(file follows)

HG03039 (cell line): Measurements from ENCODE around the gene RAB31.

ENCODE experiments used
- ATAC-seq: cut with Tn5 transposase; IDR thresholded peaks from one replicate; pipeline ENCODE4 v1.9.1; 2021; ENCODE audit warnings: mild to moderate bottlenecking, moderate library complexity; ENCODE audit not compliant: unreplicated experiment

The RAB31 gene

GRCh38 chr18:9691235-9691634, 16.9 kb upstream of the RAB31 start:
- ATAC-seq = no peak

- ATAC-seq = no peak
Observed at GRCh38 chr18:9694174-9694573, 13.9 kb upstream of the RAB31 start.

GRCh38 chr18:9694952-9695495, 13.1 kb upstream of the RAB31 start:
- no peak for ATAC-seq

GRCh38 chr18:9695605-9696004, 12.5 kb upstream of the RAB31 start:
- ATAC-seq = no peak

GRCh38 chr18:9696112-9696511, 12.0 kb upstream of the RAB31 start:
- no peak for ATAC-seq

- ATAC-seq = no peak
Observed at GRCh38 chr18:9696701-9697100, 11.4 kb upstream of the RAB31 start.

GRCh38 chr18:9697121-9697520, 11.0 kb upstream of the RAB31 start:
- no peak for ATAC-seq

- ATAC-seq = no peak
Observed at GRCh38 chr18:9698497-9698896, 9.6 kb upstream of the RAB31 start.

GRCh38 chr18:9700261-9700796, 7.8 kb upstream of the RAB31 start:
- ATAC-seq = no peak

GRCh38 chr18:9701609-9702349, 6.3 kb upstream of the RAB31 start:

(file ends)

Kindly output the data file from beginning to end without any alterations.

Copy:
HG03039 (cell line): Measurements from ENCODE around the gene RAB31.

ENCODE experiments used
- ATAC-seq: cut with Tn5 transposase; IDR thresholded peaks from one replicate; pipeline ENCODE4 v1.9.1; 2021; ENCODE audit warnings: mild to moderate bottlenecking, moderate library complexity; ENCODE audit not compliant: unreplicated experiment

The RAB31 gene

GRCh38 chr18:9691235-9691634, 16.9 kb upstream of the RAB31 start:
- ATAC-seq = no peak

- ATAC-seq = no peak
Observed at GRCh38 chr18:9694174-9694573, 13.9 kb upstream of the RAB31 start.

GRCh38 chr18:9694952-9695495, 13.1 kb upstream of the RAB31 start:
- no peak for ATAC-seq

GRCh38 chr18:9695605-9696004, 12.5 kb upstream of the RAB31 start:
- ATAC-seq = no peak

GRCh38 chr18:9696112-9696511, 12.0 kb upstream of the RAB31 start:
- no peak for ATAC-seq

- ATAC-seq = no peak
Observed at GRCh38 chr18:9696701-9697100, 11.4 kb upstream of the RAB31 start.

GRCh38 chr18:9697121-9697520, 11.0 kb upstream of the RAB31 start:
- no peak for ATAC-seq

- ATAC-seq = no peak
Observed at GRCh38 chr18:9698497-9698896, 9.6 kb upstream of the RAB31 start.

GRCh38 chr18:9700261-9700796, 7.8 kb upstream of the RAB31 start:
- ATAC-seq = no peak

GRCh38 chr18:9701609-9702349, 6.3 kb upstream of the RAB31 start: